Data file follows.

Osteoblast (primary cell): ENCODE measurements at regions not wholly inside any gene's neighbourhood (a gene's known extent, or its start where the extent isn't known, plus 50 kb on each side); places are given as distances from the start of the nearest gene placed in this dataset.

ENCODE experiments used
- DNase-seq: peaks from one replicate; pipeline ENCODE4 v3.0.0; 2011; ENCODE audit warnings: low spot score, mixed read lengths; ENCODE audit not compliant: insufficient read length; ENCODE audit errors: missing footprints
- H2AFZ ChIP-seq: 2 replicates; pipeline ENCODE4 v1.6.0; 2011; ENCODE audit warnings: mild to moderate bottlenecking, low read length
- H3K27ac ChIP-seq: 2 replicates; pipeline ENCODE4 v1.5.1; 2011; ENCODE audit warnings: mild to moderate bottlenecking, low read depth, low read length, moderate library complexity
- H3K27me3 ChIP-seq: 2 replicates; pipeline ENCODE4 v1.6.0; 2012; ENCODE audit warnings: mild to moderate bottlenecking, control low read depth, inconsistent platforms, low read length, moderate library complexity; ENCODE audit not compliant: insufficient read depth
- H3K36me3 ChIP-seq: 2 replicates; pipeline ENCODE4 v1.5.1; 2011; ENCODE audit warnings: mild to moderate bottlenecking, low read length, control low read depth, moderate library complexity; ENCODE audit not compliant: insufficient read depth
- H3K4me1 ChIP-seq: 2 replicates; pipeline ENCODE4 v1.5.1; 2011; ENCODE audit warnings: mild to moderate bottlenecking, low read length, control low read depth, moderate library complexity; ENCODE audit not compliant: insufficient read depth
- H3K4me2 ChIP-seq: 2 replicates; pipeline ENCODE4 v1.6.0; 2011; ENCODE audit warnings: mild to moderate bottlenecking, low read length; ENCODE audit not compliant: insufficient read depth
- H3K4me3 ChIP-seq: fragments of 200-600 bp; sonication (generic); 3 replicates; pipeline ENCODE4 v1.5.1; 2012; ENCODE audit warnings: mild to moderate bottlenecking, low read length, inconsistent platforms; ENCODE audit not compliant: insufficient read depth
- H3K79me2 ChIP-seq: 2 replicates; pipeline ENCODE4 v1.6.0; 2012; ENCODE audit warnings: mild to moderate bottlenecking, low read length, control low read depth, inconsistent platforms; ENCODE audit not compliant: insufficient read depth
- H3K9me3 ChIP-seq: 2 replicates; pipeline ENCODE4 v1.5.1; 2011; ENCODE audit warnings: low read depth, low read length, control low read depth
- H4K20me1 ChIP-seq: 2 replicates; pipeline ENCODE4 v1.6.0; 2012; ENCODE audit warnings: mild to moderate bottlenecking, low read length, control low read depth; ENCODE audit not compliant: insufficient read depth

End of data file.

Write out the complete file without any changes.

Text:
Osteoblast (primary cell): ENCODE measurements at regions not wholly inside any gene's neighbourhood (a gene's known extent, or its start where the extent isn't known, plus 50 kb on each side); places are given as distances from the start of the nearest gene placed in this dataset.

ENCODE experiments used
- DNase-seq: peaks from one replicate; pipeline ENCODE4 v3.0.0; 2011; ENCODE audit warnings: low spot score, mixed read lengths; ENCODE audit not compliant: insufficient read length; ENCODE audit errors: missing footprints
- H2AFZ ChIP-seq: 2 replicates; pipeline ENCODE4 v1.6.0; 2011; ENCODE audit warnings: mild to moderate bottlenecking, low read length
- H3K27ac ChIP-seq: 2 replicates; pipeline ENCODE4 v1.5.1; 2011; ENCODE audit warnings: mild to moderate bottlenecking, low read depth, low read length, moderate library complexity
- H3K27me3 ChIP-seq: 2 replicates; pipeline ENCODE4 v1.6.0; 2012; ENCODE audit warnings: mild to moderate bottlenecking, control low read depth, inconsistent platforms, low read length, moderate library complexity; ENCODE audit not compliant: insufficient read depth
- H3K36me3 ChIP-seq: 2 replicates; pipeline ENCODE4 v1.5.1; 2011; ENCODE audit warnings: mild to moderate bottlenecking, low read length, control low read depth, moderate library complexity; ENCODE audit not compliant: insufficient read depth
- H3K4me1 ChIP-seq: 2 replicates; pipeline ENCODE4 v1.5.1; 2011; ENCODE audit warnings: mild to moderate bottlenecking, low read length, control low read depth, moderate library complexity; ENCODE audit not compliant: insufficient read depth
- H3K4me2 ChIP-seq: 2 replicates; pipeline ENCODE4 v1.6.0; 2011; ENCODE audit warnings: mild to moderate bottlenecking, low read length; ENCODE audit not compliant: insufficient read depth
- H3K4me3 ChIP-seq: fragments of 200-600 bp; sonication (generic); 3 replicates; pipeline ENCODE4 v1.5.1; 2012; ENCODE audit warnings: mild to moderate bottlenecking, low read length, inconsistent platforms; ENCODE audit not compliant: insufficient read depth
- H3K79me2 ChIP-seq: 2 replicates; pipeline ENCODE4 v1.6.0; 2012; ENCODE audit warnings: mild to moderate bottlenecking, low read length, control low read depth, inconsistent platforms; ENCODE audit not compliant: insufficient read depth
- H3K9me3 ChIP-seq: 2 replicates; pipeline ENCODE4 v1.5.1; 2011; ENCODE audit warnings: low read depth, low read length, control low read depth
- H4K20me1 ChIP-seq: 2 replicates; pipeline ENCODE4 v1.6.0; 2012; ENCODE audit warnings: mild to moderate bottlenecking, low read length, control low read depth; ENCODE audit not compliant: insufficient read depth